Cricklewood Broadway…

20 01 2010

Just noticed that one of my articles on an internet writers’ forum is at number 2 (of 40).  Hadn’t logged in for a while, so am pleasantly surprised – particularly as it’s one of my least favourites! So what else can I do except repeat it here?!

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Cricklewood Broadway

There was one who was always a few paces behind the rest of them. They were never seen to check on his existence, just appeared to assume he would always be following. He was.

Shorter than the smallest of them by a good foot, he was a huddle of man, wrapped in a battered army greatcoat. The lower part of his face was hidden beneath the folds of a ragged scarf which he wore tied in a large tangle at the front. I wondered how may times the scarf was wrapped around his neck; perhaps he had a thick neck and it was a short scarf. Or a thin neck and the scarf was wrapped round five, maybe six times. Maybe he had no neck at all and if you were to unwind the scarf you’d find yourself with yards of decaying wool and… nothing.//

From the rope he wore knotted around his middle (there was no waist to speak of) hung a carrier bag. He was never without it. I’d never seen him actually putting anything into the bag, or taking anything out of it; yet sometimes it was empty, sometimes bulging.

He walked by carefully shuffling first one foot, then the other, over the ground. There was no other perceptible movement except for the rhythmic swinging of the bag, or its gentle billowing when empty. On windy days it somehow became trapped between his body and right arm, although he was never seen to actually move his arm to enable it to become trapped there. It’s unclear as to whether or not he possessed hands, or if the ends of his fingers (all that was visible from the limp sleeves of the coat) sprouted directly from his unseen wrists. Or perhaps his fingers were grafted onto the inside of his sleeves – he was never seen to use them, so they were obviously just there for show.

My father once had a pair of slippers not unlike the remains of those he wore on his feet, but dad never wore his in the rain. Between their tops and the grimy bottoms of his indifferent trousers, a glimpse of grey foot and ankle could sometimes be caught. What could be seen of his face between the folds of the scarf and the bottom of his woollen hat (it was one of those hats that made you think of your granny’s tea-cosy) was that same grey. No visible ears, which would explain why he never appeared to hear. The man was totally grey. There was no colour in the space in which he lived and walked; all he possessed were a few sombre shades of grey.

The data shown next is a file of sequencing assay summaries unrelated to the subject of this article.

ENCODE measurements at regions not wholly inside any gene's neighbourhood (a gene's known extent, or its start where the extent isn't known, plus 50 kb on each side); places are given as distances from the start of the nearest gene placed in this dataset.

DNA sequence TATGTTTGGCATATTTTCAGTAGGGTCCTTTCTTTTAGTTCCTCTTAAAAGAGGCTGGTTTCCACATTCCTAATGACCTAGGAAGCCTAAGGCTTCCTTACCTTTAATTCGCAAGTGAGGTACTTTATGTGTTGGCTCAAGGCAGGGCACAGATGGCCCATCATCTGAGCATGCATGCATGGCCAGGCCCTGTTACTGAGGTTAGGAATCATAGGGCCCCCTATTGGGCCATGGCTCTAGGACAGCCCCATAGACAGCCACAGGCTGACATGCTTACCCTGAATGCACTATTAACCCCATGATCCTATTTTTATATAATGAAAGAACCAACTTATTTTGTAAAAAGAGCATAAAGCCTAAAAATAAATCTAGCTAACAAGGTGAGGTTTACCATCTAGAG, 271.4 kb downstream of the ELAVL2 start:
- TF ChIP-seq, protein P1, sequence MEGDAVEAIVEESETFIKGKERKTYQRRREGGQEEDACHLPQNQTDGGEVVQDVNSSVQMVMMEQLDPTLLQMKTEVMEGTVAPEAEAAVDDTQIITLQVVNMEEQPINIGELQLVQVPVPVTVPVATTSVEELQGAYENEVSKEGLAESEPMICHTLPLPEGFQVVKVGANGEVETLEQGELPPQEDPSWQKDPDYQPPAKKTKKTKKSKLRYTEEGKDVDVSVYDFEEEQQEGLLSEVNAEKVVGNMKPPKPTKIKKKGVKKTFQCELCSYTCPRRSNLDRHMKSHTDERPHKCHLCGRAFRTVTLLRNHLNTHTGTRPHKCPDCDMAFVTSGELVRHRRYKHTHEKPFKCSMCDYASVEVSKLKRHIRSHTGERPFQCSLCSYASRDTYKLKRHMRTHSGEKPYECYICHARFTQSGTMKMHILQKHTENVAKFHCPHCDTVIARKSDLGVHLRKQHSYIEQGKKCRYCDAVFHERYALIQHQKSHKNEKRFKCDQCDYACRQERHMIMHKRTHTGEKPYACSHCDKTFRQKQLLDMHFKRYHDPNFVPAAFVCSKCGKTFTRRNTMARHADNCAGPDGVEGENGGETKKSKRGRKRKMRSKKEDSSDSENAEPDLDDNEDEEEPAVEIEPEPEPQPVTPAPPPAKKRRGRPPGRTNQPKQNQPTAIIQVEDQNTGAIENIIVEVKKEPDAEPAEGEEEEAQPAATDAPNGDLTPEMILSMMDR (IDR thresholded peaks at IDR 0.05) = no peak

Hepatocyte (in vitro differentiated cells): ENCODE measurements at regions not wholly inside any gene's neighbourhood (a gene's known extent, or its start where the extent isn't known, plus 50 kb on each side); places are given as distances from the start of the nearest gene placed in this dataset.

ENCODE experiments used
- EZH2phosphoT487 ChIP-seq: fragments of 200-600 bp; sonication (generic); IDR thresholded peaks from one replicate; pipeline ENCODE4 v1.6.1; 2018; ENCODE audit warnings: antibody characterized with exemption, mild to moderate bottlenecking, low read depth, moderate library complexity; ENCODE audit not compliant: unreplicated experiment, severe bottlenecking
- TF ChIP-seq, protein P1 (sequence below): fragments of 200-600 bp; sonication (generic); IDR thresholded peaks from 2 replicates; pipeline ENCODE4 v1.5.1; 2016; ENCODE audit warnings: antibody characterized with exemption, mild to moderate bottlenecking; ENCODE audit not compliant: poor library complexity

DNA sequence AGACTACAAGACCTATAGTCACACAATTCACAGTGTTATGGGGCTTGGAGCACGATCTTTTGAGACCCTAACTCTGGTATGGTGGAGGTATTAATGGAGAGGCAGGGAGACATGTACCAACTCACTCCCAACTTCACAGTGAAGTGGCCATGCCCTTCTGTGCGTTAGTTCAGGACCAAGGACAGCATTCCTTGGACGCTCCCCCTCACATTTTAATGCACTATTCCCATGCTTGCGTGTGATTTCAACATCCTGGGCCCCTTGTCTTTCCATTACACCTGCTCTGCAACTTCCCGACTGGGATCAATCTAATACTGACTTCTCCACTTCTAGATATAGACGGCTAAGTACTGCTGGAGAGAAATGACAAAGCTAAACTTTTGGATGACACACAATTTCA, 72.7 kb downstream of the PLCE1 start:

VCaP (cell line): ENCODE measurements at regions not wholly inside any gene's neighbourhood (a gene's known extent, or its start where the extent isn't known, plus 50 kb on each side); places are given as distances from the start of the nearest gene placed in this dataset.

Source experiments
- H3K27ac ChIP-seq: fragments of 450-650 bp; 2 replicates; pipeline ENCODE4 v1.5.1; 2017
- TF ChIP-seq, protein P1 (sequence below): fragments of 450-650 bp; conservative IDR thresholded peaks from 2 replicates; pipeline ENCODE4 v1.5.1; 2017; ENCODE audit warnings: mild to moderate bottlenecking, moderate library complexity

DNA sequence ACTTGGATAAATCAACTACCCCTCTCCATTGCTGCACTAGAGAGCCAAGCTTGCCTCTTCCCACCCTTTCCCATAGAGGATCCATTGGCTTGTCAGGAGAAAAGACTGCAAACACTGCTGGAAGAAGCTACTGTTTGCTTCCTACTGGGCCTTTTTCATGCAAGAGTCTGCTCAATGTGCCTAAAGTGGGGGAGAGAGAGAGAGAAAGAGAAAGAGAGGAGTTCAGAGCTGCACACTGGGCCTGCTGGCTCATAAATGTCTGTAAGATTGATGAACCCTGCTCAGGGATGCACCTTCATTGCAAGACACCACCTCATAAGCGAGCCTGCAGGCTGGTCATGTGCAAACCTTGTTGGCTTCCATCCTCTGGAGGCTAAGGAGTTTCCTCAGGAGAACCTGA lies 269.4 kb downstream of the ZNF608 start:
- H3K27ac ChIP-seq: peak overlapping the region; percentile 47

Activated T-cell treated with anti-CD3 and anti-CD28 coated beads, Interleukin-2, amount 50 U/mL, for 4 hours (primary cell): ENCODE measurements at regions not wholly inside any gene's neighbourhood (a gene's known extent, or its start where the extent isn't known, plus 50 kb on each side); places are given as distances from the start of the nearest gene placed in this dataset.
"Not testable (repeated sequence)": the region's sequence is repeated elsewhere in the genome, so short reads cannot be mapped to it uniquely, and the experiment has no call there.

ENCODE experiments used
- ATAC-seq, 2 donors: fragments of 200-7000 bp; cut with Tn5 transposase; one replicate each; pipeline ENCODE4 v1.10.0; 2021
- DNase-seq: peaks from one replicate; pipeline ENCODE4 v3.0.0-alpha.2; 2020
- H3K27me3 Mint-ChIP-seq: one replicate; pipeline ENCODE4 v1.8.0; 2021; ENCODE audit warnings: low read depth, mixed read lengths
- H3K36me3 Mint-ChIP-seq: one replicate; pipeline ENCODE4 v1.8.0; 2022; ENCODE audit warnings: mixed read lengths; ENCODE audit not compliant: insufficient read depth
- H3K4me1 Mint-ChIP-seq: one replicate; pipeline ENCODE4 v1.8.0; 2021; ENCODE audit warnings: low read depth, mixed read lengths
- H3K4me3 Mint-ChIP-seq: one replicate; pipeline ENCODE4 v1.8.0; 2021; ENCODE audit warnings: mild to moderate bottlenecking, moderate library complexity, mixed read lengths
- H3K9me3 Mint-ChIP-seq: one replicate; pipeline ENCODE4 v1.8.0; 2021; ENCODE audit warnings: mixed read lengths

Except for his eyes.

If it weren’t for his eyes, then the myth of his hands and the scarf would perhaps have been believable. His eyes rarely left the ground, so it was difficult to catch sight of them. But when you did, it always surprised you that a body so grey could possess such eyes. They brimmed with the brightest blue; a shade so startling that it made you think twice as to whether this man was actually what he seemed. Could he be secretly harbouring some amusing secret, so laughable that he dare not look up from the ground lest he should catch someone’s eye and dissolve into hysteric laughter? And as he laughed, would his grey facade fall away, leaving behind the image of kindly old gentleman who’d been trying to hide his identity on his excursions into the city? Who was he really?//

The last time I saw him he was distanced further from the rest of them. His carrier bag was missing.

It was nearly two weeks until I saw the group again, and he was nowhere in sight. They sat or stood around their usual boxes and crates. I bought a warm beer from the bar opposite and sat outside to observe them, waiting from him to shuffle his way out from nowhere and take up his position, slightly on the outside. But he never arrived. Then I noticed the taller one, wearing a familiar scarf. And the woman, that coat she wore with the long sleeves rolled up…

With his greyness spread between them, he was finally a part of the group.

I finished my beer and moved on.

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